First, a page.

Our children’s grandma is what we like to refer to as a non-practicing atheist. She has no religious beliefs, but if you rocked up to her place at Christmas (or Easter for that matter) you would never know it. She observes holidays HARD CORE. She migrated from England to Australia several decades ago and therefore was heavily invested to all the English Christmas Traditions and Trimmings: decorations aplenty, much of Christmas day spent stressing over a full roast dinner (with Yorkshire puddings of course), eating and drinking all day long, far too many presents, general merrymaking and being with family at all cost, even if that means tensely ignoring any difference of opinion for the day so that there is just one day where everything is perfect. She has mellowed a lot in recent years and all things considered is very understanding and accommodating of my reluctant Christmas participation. She has however instilled in our children a love of Christmas that even though I can appreciate that she is making special memories with them, I really struggle with in general.

Because I hate the entire basis Christmas.

We are not Christian, so celebrating the birth of a god on a historically questionable and somewhat arbitrary date makes no sense to me. The last Australian census put “no religion” as the biggest population group, so it could reasonably be argued that Christmas doesn’t deserve to even be a national holiday anymore. I suspect this would go down like a tonne of bricks if anyone in parliament was game to suggest it though: we Aussies like our days off work. 

This is just the first part of my loathing of this particular holiday. When you remove the Christian traditions of Christmas you get a holiday with various elements of pagan origin. Plenty has been written about why these were integrated into modern Christmas, essentially that elements of Yul and Saturnalia which were pagan winter celebrations were assimilated or appropriated into Christmas in an effort to get the locals on board as Christianity spread.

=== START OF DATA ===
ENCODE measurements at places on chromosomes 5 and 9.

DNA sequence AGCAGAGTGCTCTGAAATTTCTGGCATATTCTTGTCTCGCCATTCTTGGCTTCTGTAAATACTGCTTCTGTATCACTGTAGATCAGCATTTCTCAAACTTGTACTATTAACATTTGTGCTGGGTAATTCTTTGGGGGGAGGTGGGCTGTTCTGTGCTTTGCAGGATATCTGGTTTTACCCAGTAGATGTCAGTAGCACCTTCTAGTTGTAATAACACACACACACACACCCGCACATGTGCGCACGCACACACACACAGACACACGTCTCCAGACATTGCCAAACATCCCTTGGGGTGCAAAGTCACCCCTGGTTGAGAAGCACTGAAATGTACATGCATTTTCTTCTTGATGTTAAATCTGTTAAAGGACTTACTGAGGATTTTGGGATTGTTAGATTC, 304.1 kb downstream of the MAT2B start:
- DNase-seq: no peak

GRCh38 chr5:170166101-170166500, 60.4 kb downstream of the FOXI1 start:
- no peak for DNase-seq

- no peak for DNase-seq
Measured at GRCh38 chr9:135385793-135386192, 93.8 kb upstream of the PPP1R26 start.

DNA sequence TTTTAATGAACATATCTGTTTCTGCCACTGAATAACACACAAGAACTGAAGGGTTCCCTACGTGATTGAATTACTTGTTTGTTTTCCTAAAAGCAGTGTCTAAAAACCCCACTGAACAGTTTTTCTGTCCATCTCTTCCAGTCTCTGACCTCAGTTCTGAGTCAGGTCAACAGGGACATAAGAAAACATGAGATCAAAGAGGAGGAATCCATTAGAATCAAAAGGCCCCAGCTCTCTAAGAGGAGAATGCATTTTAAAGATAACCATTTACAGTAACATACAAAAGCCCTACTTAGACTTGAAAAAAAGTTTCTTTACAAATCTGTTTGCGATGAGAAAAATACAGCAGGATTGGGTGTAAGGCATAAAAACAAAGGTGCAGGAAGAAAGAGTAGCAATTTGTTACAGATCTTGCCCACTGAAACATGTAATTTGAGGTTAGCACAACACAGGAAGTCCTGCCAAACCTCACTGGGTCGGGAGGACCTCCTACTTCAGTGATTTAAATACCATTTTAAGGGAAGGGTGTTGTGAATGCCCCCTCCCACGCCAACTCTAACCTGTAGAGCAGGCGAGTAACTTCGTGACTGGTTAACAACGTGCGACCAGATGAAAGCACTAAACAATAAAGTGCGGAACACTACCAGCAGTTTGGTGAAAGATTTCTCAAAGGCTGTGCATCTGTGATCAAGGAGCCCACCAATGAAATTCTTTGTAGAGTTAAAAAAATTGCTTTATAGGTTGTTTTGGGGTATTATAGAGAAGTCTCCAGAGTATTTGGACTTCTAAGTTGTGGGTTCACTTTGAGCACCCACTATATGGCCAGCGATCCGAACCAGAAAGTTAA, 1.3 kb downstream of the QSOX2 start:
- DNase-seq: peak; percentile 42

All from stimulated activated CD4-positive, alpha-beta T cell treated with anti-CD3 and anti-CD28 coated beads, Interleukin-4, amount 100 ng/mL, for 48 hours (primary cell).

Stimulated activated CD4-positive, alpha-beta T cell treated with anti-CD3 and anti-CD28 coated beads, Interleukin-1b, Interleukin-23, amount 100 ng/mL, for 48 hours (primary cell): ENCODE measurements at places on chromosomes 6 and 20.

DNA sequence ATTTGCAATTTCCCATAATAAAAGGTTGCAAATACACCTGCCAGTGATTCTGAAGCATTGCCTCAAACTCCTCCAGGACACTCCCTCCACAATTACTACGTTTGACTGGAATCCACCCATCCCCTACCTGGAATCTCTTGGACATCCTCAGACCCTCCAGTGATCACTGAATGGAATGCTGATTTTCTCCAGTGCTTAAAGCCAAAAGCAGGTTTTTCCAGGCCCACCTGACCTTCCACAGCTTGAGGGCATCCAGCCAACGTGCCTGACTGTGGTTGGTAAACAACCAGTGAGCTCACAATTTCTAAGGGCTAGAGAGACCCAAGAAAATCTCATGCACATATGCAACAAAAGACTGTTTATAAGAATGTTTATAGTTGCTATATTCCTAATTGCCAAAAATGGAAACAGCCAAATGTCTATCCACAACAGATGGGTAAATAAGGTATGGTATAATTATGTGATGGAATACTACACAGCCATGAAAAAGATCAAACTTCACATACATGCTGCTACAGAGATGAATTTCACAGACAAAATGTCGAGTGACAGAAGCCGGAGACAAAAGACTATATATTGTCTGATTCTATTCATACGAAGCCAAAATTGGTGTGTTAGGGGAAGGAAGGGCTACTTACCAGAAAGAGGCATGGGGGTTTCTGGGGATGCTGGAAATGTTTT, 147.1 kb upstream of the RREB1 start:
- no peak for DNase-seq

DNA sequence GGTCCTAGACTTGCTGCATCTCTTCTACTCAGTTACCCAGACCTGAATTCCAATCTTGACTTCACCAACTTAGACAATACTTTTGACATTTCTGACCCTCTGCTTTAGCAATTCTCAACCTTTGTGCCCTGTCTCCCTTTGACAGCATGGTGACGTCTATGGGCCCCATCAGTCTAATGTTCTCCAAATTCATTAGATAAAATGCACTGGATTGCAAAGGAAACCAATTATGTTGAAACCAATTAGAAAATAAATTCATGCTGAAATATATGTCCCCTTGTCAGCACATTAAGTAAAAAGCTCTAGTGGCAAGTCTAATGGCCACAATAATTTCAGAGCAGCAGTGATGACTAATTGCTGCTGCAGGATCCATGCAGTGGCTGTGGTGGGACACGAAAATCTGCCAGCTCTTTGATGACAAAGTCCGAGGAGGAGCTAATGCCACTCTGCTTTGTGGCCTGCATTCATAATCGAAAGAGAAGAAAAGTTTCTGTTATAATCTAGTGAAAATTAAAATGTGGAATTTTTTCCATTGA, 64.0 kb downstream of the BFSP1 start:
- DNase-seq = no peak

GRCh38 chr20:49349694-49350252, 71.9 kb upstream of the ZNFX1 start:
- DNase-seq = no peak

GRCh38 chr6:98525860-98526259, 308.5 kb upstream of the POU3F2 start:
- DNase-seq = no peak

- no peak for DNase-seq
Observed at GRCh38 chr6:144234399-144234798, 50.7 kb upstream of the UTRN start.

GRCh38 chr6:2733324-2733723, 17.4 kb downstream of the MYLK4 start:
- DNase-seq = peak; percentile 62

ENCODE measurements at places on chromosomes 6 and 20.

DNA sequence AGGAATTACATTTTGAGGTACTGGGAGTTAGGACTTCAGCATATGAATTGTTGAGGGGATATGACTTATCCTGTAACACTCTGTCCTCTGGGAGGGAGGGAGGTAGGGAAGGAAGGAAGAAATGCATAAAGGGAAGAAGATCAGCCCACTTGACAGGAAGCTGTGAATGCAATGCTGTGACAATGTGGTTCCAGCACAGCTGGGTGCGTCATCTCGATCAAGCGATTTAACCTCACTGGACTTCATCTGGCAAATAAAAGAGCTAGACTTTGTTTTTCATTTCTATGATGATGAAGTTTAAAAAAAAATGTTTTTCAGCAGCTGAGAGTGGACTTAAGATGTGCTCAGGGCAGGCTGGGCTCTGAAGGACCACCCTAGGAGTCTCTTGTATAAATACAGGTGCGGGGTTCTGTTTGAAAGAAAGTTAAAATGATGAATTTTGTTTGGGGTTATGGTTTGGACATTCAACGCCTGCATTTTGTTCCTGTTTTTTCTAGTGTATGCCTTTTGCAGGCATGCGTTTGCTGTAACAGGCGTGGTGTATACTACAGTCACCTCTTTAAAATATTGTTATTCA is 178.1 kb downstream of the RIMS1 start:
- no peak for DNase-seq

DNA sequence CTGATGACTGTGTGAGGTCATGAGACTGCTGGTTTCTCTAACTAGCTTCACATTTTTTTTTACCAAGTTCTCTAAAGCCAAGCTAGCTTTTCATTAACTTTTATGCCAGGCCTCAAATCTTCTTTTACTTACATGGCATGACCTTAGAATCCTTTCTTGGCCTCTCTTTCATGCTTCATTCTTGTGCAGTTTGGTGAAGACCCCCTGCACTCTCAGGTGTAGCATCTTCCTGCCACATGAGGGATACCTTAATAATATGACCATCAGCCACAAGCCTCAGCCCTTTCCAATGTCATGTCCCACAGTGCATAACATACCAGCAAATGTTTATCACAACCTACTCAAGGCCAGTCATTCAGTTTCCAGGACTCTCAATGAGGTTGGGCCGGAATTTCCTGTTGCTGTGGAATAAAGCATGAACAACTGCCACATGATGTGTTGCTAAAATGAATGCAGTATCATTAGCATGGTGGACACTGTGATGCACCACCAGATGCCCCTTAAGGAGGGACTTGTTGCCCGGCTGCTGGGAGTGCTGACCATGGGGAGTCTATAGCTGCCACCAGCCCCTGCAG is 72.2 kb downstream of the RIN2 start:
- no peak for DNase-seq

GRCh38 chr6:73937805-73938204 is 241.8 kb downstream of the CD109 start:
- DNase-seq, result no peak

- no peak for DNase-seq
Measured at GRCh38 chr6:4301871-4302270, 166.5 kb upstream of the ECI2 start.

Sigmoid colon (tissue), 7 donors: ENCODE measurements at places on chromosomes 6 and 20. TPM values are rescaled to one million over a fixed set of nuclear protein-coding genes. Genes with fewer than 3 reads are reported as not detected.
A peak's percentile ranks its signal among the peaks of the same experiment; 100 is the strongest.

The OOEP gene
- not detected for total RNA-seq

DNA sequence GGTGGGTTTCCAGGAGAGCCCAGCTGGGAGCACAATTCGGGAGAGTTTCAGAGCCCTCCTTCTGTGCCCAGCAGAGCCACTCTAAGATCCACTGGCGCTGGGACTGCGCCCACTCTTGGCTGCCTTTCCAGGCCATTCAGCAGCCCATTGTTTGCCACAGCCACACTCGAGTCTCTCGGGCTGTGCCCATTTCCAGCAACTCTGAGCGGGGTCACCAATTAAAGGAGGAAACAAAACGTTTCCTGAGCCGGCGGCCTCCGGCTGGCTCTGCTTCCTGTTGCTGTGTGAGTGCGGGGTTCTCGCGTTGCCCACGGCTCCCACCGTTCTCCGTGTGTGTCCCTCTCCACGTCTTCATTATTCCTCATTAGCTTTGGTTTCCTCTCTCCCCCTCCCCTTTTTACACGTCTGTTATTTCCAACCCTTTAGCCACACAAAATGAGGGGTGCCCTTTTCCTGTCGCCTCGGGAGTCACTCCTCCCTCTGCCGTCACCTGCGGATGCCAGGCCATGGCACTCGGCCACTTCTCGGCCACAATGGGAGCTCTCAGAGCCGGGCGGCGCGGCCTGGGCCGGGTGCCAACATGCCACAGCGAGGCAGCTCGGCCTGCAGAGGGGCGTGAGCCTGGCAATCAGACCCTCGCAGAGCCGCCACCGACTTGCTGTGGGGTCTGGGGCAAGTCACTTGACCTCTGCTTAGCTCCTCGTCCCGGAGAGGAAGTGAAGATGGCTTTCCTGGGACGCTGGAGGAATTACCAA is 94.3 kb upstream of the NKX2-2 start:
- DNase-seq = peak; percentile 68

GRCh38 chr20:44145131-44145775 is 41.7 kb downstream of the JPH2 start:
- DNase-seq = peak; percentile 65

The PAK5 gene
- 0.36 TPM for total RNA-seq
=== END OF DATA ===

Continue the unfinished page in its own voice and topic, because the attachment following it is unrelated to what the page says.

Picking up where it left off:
But this pagan seasonal root is also then especially problematic for southern hemisphere people celebrating modern Christmas today. A winter celebration just Doesn’t. Make. Sense.

We bring evergreen (and introduced) species of trees inside to decorate with plastic sparkly stuff when we could just look at the abundance of greenery exploding outside in the glorious beginnings of summer. We decorate with fake snow that comes in a can to spray on your window so that you can pretend the weather outside is frightful in the completely opposite way to what your senses tell you it is. It is not the delights of a fire we should be worshiping but the icy cold blast of an air conditioner that saves us from 35°C heat. As well as melting outdoors along with the tar on the roads, we melt indoors from the oven that is cooking a traditional Christmas roast. Sure there have been local adaptations. People barbecue seafood. Eat cold platters of meat and salads instead of a roast. Go to the beach. Use plastic trees that can be reused for many years. But I just look at it and think: What Even Is The Point?

Why the fuck do we decorate with millions of twinkly lights when it is light until 9pm? We already have glorious light at this time of year. It’s called the sun and it produces around 15 odd hours of natural daylight each day. If you want to take little kids out to see the magic of pretty lights you have to stay up late and pay for it the next day with overtired crankiness.